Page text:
A man flaps on a pole,
fluttering rags of surrender,
with a head, orange and round with a rotted, seedy smile
kissed by birds.
Crows hawk at the floppy figure.
Their feathers rustle, a hundred voices
whispering without words.
Triangle eyes see the hiss of the wind honed by drought and dust,
stripping moisture from farms
at the crossroads grained with yellow powder.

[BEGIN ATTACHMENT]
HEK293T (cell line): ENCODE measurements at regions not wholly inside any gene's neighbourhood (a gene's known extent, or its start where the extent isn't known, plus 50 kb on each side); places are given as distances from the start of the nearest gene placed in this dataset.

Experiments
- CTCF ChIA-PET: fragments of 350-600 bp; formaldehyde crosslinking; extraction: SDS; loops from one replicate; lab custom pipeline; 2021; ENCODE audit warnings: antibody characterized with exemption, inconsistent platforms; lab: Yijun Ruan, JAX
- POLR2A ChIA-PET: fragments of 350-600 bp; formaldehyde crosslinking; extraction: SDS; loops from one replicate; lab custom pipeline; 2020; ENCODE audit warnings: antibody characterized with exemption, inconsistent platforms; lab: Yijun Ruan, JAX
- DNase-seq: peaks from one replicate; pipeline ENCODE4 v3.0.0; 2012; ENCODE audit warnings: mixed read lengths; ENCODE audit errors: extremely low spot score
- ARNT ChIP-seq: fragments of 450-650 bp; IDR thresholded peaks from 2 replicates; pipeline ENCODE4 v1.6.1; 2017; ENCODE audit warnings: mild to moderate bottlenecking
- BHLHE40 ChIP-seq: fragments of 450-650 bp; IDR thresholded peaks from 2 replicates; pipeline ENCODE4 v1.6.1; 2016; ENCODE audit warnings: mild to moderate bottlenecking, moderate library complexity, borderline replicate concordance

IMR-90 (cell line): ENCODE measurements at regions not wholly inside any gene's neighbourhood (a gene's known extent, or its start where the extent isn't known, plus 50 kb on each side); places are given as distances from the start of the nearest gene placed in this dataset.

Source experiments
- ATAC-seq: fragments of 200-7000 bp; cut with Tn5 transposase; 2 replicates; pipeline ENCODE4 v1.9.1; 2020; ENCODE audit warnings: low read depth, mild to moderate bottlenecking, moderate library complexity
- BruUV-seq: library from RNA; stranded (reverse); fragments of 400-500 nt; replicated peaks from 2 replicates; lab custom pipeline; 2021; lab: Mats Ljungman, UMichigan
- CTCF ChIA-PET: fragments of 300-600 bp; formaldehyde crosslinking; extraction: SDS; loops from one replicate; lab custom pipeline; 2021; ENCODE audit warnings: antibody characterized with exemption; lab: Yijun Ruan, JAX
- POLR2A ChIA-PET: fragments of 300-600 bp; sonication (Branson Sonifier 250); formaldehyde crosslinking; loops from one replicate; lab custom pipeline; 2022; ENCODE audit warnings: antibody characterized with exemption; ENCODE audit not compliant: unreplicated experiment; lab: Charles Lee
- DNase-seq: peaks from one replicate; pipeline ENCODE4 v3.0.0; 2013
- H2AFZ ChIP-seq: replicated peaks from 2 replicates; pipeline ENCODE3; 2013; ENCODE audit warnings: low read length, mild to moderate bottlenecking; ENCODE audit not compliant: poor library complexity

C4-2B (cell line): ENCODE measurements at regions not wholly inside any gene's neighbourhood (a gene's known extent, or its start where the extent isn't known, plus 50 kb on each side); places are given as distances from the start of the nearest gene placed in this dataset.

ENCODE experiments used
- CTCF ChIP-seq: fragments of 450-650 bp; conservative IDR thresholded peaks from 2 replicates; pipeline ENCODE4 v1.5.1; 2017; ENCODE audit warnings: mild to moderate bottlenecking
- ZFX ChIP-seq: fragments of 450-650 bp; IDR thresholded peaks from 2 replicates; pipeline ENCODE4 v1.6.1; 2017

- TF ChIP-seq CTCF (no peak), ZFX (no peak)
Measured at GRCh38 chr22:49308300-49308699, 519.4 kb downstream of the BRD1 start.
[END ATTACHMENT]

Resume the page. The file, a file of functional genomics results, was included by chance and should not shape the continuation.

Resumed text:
The man on the pole–the man in the wind–isn’t really a man–
though he might have been
in his dreams but straw cannot dream
of ba-ba black sheep,
and he’s too busy worrying
the birds don’t give a flying
toss, nibbling at his pumpkin brains.
If he could only cry, it would rain.
Hold your scare-crow nose squarely.
The crows scream as they struggle in a flurry of grey feathers.
The man on the pole wilts, poked on the insides
by needle-dried straw.
Someday you’ll be the smartest,
just you wait and see. Dying trees
rattle their tambourine leaves.
Pulpy neurons, electrons, nuclei in pumpkin seeds fizz and short
until they’re bird feed.